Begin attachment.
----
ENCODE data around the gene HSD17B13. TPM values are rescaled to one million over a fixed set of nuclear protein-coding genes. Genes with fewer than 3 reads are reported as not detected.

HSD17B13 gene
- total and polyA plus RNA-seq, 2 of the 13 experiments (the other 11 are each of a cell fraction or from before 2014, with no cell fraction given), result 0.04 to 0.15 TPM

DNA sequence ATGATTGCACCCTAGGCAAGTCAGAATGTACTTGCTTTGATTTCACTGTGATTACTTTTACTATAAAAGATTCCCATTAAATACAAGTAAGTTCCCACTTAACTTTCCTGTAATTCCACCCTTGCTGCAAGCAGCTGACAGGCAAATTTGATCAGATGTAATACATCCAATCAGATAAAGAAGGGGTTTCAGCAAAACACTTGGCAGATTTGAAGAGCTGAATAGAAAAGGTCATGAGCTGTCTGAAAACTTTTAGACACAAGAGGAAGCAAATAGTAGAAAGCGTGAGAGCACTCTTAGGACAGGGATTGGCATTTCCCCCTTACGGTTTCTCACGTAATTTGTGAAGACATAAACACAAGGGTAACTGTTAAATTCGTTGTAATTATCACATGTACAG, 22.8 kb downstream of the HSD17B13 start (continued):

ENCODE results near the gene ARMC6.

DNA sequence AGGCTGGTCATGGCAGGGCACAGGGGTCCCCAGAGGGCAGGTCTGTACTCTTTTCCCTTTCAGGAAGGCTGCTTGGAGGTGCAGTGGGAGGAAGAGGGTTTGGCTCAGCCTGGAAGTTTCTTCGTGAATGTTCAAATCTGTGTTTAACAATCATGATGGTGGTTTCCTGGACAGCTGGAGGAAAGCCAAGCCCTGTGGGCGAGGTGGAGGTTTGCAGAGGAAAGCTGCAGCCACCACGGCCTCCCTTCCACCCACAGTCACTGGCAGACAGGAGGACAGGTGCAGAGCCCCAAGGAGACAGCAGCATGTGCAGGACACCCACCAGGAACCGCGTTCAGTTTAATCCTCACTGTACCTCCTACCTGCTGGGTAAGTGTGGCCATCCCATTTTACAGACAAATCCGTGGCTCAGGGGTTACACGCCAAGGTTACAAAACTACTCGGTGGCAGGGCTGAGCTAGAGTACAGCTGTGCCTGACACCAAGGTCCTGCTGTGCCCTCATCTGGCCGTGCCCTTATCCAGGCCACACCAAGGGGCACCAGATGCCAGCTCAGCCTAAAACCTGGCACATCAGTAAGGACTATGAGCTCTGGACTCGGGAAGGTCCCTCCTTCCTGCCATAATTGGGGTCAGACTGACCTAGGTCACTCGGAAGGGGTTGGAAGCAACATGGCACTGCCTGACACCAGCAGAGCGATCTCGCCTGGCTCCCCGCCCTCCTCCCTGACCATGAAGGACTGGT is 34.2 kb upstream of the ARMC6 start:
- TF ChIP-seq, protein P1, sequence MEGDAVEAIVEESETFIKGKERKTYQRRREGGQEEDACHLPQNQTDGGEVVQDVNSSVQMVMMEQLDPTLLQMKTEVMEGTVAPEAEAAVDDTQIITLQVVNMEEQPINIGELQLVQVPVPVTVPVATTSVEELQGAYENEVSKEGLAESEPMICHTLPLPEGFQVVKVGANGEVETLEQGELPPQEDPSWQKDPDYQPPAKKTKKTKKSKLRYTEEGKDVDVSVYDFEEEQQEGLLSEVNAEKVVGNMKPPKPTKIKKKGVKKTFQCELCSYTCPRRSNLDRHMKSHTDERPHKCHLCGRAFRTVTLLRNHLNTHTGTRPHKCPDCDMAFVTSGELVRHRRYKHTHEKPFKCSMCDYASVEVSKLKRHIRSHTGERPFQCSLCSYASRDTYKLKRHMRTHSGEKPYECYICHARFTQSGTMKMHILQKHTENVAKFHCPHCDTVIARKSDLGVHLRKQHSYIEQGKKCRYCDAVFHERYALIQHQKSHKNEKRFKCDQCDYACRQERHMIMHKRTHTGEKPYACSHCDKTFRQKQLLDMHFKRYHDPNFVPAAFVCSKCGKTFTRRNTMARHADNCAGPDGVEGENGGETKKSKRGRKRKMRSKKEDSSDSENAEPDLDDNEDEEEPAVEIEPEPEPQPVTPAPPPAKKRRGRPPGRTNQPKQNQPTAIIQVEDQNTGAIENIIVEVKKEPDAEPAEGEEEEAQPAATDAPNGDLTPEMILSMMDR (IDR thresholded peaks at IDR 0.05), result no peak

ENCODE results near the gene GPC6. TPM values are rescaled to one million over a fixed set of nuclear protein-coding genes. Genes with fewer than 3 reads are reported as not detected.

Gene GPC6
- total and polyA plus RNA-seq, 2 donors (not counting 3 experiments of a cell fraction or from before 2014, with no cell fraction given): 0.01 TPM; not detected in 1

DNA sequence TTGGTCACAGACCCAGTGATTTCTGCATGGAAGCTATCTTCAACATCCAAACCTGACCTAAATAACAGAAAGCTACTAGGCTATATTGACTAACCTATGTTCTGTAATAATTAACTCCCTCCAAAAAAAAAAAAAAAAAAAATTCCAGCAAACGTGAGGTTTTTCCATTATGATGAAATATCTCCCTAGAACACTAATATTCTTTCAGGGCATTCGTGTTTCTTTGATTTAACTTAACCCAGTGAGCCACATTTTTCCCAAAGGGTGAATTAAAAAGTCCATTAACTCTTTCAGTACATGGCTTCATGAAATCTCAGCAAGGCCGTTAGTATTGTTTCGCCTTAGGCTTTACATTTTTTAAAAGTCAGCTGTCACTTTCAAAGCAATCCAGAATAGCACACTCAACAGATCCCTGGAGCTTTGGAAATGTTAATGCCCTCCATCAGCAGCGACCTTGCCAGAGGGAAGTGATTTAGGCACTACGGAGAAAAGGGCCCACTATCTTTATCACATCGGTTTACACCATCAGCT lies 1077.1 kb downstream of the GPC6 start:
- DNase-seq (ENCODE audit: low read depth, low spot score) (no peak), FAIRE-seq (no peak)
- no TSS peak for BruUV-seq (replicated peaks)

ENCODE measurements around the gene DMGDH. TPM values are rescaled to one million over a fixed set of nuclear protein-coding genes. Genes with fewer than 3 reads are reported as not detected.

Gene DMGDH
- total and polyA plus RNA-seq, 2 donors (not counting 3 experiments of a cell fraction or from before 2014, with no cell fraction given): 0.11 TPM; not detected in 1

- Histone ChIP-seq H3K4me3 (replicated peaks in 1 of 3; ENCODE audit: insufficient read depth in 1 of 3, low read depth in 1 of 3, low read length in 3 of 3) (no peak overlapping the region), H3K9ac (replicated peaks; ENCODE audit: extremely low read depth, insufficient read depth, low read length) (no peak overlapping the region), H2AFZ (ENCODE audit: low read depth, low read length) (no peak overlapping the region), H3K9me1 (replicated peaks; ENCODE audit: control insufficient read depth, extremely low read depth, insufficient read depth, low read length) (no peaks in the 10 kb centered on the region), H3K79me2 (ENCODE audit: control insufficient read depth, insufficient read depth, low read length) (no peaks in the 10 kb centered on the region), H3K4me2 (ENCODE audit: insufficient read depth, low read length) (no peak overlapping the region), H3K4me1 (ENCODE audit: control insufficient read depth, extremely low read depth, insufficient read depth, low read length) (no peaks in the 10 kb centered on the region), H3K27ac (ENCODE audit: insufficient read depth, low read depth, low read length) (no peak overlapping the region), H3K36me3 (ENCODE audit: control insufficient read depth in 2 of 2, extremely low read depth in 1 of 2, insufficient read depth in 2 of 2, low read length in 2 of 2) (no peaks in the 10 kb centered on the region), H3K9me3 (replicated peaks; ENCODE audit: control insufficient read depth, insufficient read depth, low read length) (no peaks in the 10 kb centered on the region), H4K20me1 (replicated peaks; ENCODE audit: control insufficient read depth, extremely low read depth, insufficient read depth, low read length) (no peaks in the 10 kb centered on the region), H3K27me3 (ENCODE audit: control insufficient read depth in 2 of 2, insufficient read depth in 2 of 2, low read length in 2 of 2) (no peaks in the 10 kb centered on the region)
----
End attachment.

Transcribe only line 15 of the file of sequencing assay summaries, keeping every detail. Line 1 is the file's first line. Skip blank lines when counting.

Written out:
Gene DMGDH